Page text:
In 1928, Dali entered the filmmaking career and collaborated with Luis Buñuel to make two films, “Un Chien Andalou” (An Andalusian Dog) and “L’Age d’Or” (The Golden Age). One year later, in 1929, when Dali went to Paris to present his film with Luis Bunuel, he fell deeply in love with Elena Dmitrievna Diakonova (Gala). At that time, she was the wife of Paul Éluard, a surrealist writer.

Gala and Dali quickly became close; she was an ambitious woman who recognized Salvadore’s creative genius. Gala left her husband and daughter to marry Salvadore in 1934 in a civil ceremony. The pair became the perfect team; she was his muse, and she took on shaping his career. Dali began signing his name “Gala Salvador Dali.”. Gala’s careful management and determination made Dali famous and wealthy.

Dali found an audience in America.

Salvator Dali was expelled from the surrealist group in 1934 because of the different views he and Breton, founder of the surrealist movement, had. Dali created his surrealist movements.
1939 Dali and Gala moved to the United States to find fame and fortune. To stand out and make their grand entrance in the Hollywood scene, Gala organized a costume party inviting all the movie stars of the day. Dali’s surrealistic party was a big success. His first exhibition in New York was critically acclaimed. It took Gala a decade of hard work, but she finally made Dali the undisputed king of surrealists.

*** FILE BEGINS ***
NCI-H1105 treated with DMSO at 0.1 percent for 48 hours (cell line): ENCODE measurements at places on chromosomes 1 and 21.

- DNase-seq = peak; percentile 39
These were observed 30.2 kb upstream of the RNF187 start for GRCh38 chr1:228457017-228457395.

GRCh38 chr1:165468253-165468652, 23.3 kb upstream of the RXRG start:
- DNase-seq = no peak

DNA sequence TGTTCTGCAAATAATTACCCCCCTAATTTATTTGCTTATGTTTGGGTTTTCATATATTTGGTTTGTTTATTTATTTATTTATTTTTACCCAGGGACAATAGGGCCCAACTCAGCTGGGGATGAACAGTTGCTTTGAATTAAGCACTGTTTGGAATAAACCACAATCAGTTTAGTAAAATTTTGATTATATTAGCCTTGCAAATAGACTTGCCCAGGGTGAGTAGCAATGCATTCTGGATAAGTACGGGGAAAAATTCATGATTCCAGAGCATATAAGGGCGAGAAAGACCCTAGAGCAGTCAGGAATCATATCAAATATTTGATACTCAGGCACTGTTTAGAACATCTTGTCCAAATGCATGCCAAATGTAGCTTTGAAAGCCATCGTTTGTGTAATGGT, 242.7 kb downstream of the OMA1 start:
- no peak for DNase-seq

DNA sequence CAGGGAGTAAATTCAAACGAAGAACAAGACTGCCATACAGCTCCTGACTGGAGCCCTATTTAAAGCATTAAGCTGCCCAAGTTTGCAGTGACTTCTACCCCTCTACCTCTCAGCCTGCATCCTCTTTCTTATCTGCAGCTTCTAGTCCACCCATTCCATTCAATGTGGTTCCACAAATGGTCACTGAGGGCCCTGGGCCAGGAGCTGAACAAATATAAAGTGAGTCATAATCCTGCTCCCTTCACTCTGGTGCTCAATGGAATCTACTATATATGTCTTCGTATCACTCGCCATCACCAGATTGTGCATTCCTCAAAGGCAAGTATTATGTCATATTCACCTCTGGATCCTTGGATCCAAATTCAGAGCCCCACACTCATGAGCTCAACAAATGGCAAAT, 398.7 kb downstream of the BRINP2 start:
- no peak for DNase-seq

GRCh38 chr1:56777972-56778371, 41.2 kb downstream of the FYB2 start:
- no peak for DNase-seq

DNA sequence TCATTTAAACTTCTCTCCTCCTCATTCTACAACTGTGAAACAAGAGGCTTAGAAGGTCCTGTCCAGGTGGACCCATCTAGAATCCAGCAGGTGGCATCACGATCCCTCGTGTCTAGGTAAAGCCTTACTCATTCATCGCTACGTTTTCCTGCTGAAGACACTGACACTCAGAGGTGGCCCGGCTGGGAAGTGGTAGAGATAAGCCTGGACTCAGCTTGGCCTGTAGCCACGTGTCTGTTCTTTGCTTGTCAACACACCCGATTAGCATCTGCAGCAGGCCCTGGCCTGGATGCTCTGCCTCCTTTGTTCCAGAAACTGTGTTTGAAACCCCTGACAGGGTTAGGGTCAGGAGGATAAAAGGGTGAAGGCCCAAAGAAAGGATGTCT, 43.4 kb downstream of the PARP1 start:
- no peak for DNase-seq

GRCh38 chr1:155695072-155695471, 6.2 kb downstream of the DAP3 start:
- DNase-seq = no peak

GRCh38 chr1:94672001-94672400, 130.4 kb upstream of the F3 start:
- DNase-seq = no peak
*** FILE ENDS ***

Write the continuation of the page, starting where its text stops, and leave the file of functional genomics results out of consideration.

But despite Dali’s critical success, Gala struggled to find buyers for his work. Finally, in 1943, Reynolds and Eleanor Morse, a wealthy couple from Colorado, would become Dali’s lifelong patrons. They would buy a quarter of Dali’s paintings.

In 1945, Dali designed a dream sequence for Hitchcock’s movie ” Spellbound.” The following year, he created sets for an opera in New York. In 1946, Disney commissioned him to make a short Cartoon to introduce surrealism to America, but it was never released.

Salvator Dali was a pop star, idolized and revered by all. He was at the pic of his fame. Dali himself was a walking performance artist.

Salvator Private life.